IRA J. CHECKLA
Congratulations on batting .308, 8 for 26, on your preseason baseball predictions. Your best picks included Baltimore and Detroit to finish 1-2 in the American League East and Los Angeles to finish first in the National League West. However, your worst picks included St. Louis to finish first in the National League East, Atlanta and Houston to finish fourth and sixth, respectively, and Texas to finish last in the American League West.
I was recently watching a football game on TV with my 15-year-old son and sharing his annoyance at the low quality of the announcing. I started telling him about the greatest football broadcasting team I have ever had the pleasure to hear. I recalled the deft, sure descriptions of every play, the clear explanations of the nuances and available alternatives and the knowledgeable discussions of strategy and of opportunities taken or missed.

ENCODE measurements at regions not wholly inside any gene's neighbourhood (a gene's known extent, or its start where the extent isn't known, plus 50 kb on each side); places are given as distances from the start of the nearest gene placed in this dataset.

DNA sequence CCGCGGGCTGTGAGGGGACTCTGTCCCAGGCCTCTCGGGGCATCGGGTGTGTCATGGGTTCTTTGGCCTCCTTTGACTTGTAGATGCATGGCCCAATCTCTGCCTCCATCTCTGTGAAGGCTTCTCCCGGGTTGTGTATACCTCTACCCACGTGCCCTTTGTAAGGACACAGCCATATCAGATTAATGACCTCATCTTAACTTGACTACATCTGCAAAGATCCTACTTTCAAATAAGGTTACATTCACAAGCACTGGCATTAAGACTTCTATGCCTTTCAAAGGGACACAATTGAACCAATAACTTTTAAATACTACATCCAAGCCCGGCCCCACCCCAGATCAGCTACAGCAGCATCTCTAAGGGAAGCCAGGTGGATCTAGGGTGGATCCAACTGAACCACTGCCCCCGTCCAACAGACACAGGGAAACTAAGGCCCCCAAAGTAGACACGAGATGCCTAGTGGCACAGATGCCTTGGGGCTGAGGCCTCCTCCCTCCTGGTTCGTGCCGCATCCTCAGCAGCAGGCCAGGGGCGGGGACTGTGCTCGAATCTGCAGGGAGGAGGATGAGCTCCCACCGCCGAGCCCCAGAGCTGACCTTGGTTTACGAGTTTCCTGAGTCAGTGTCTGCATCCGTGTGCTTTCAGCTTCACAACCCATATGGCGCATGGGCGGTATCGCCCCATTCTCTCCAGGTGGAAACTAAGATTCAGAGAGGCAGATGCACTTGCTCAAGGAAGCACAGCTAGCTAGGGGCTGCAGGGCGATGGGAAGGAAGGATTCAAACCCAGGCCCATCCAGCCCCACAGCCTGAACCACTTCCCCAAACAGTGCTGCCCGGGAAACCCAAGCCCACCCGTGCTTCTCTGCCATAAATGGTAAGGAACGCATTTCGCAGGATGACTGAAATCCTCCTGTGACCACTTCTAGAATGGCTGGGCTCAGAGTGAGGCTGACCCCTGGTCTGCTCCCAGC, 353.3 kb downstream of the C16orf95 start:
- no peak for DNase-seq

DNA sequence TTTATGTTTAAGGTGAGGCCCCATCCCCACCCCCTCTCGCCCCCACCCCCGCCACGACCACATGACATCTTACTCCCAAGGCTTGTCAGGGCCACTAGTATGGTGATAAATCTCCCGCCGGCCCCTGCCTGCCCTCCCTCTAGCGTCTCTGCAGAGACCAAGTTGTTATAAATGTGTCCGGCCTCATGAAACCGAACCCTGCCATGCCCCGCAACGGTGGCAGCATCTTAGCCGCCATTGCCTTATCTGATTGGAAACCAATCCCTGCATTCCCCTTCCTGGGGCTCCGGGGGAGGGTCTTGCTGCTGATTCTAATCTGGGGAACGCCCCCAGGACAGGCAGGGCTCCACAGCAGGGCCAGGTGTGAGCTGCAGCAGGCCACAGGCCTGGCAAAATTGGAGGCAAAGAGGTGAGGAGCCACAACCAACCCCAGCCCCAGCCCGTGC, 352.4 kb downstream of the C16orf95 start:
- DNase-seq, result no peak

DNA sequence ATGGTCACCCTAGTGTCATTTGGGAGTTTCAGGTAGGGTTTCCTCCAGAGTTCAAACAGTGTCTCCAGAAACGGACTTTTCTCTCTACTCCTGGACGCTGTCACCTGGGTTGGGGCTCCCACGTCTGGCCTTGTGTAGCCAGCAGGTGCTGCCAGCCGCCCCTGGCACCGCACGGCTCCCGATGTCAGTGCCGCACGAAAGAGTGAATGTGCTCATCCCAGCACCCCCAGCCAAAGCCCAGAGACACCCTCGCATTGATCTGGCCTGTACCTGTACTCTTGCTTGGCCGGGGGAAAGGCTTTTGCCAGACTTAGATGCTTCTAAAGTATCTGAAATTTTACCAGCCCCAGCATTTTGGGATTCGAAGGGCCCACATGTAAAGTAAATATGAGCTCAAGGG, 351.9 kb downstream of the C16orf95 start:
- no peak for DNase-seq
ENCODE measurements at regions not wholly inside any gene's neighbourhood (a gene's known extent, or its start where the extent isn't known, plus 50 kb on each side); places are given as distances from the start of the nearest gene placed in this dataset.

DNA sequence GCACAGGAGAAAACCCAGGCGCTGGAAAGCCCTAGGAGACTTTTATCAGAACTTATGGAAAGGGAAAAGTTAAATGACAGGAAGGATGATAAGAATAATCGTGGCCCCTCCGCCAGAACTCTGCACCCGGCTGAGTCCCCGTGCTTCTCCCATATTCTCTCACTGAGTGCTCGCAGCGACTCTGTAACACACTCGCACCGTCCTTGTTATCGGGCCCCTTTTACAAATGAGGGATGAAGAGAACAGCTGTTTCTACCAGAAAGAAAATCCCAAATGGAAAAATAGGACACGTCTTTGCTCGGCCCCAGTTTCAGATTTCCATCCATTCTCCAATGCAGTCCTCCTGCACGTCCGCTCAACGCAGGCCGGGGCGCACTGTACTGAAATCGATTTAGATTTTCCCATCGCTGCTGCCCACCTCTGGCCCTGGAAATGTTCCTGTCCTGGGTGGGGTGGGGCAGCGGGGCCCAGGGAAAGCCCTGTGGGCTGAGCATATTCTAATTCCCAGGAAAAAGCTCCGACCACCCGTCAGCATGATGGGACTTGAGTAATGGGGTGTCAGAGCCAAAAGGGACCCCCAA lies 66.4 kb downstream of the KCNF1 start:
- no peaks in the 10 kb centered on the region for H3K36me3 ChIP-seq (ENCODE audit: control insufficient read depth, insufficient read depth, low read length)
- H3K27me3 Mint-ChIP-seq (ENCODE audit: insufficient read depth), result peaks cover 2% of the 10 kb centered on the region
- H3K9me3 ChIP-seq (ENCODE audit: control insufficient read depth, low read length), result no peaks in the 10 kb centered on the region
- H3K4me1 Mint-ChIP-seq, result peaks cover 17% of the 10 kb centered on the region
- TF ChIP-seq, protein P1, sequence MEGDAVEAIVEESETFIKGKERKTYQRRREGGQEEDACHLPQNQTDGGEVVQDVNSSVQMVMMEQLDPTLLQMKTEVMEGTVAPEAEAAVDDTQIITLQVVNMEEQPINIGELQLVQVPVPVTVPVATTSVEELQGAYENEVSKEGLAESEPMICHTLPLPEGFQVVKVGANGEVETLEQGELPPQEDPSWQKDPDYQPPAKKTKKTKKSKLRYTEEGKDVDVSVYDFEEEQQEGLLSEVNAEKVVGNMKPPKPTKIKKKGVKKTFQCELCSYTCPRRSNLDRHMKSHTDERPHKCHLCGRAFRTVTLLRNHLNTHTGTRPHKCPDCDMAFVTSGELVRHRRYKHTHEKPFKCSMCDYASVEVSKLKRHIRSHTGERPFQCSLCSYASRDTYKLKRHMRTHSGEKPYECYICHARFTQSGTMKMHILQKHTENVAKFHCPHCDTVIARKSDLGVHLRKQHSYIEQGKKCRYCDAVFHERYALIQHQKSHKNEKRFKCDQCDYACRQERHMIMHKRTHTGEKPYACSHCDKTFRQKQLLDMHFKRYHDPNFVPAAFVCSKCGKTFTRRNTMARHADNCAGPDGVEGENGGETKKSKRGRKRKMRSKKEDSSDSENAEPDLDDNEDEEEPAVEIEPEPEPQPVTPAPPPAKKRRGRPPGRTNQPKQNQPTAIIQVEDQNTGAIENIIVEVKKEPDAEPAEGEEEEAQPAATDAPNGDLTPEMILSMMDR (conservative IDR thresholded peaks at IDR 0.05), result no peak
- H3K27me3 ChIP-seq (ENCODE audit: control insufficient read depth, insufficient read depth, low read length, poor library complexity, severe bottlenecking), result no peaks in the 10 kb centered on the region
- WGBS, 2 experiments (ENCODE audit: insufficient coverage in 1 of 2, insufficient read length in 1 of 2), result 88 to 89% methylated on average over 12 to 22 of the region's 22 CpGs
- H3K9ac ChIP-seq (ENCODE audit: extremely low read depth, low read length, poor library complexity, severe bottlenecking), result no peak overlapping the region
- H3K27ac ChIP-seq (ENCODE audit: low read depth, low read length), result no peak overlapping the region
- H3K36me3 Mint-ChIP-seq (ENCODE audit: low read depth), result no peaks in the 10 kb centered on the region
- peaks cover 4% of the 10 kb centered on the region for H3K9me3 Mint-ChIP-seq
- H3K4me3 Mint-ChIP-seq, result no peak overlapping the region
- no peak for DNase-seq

I was trying to describe Marty Glickman and Al DeRogatis, who were the radio voices of the N.Y. Giants from 1961 to '68.
You can imagine my pleasure when I turned to William Taaffe's piece (TV/RADIO, Oct. 10) about Glickman. I found it particularly appropriate that it was Marv Albert who was on the screen behind him in the photograph. Albert grew up listening to Glickman, and it shows.
Three cheers for NBC for acknowledging that their announcers need some help—and for its choice of a tutor.
DR. ROBERT S. TANNENBAUM
Is there any way—any way at all—that you could arrange to send me an autographed photograph of Sarah Pileggi? She has always been a favorite, and her recent articles on the America's Cup races reflect a sense of drama, detailed research and just plain brilliant writing.
GEORGE C. FETTER
Letters should include the name, address and home telephone number of the writer and be addressed to The Editor, SPORTS ILLUSTRATED, Time & Life Building, Rockefeller Center, New York, N.Y. 10020.